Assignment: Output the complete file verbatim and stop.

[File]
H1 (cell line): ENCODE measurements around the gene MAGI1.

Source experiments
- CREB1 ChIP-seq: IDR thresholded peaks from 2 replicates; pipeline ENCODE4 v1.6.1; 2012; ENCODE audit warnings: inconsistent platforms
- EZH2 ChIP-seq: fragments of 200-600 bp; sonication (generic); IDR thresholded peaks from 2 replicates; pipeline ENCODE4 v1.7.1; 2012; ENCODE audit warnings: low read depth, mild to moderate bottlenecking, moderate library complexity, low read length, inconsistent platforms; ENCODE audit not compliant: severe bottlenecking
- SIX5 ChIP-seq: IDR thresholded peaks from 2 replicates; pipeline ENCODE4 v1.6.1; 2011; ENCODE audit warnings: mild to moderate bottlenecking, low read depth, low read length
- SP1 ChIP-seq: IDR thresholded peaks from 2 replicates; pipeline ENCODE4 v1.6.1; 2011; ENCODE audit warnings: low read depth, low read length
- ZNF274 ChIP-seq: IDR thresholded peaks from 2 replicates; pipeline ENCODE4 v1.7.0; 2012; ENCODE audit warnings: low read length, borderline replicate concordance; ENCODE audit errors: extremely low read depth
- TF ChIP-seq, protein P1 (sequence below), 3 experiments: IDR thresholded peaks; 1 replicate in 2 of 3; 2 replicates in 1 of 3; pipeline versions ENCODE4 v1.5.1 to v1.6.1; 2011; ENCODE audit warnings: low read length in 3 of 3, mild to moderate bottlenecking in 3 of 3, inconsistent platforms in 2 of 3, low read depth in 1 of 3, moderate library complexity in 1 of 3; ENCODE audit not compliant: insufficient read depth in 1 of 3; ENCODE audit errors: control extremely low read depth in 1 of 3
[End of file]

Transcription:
H1 (cell line): ENCODE measurements around the gene MAGI1.

Source experiments
- CREB1 ChIP-seq: IDR thresholded peaks from 2 replicates; pipeline ENCODE4 v1.6.1; 2012; ENCODE audit warnings: inconsistent platforms
- EZH2 ChIP-seq: fragments of 200-600 bp; sonication (generic); IDR thresholded peaks from 2 replicates; pipeline ENCODE4 v1.7.1; 2012; ENCODE audit warnings: low read depth, mild to moderate bottlenecking, moderate library complexity, low read length, inconsistent platforms; ENCODE audit not compliant: severe bottlenecking
- SIX5 ChIP-seq: IDR thresholded peaks from 2 replicates; pipeline ENCODE4 v1.6.1; 2011; ENCODE audit warnings: mild to moderate bottlenecking, low read depth, low read length
- SP1 ChIP-seq: IDR thresholded peaks from 2 replicates; pipeline ENCODE4 v1.6.1; 2011; ENCODE audit warnings: low read depth, low read length
- ZNF274 ChIP-seq: IDR thresholded peaks from 2 replicates; pipeline ENCODE4 v1.7.0; 2012; ENCODE audit warnings: low read length, borderline replicate concordance; ENCODE audit errors: extremely low read depth
- TF ChIP-seq, protein P1 (sequence below), 3 experiments: IDR thresholded peaks; 1 replicate in 2 of 3; 2 replicates in 1 of 3; pipeline versions ENCODE4 v1.5.1 to v1.6.1; 2011; ENCODE audit warnings: low read length in 3 of 3, mild to moderate bottlenecking in 3 of 3, inconsistent platforms in 2 of 3, low read depth in 1 of 3, moderate library complexity in 1 of 3; ENCODE audit not compliant: insufficient read depth in 1 of 3; ENCODE audit errors: control extremely low read depth in 1 of 3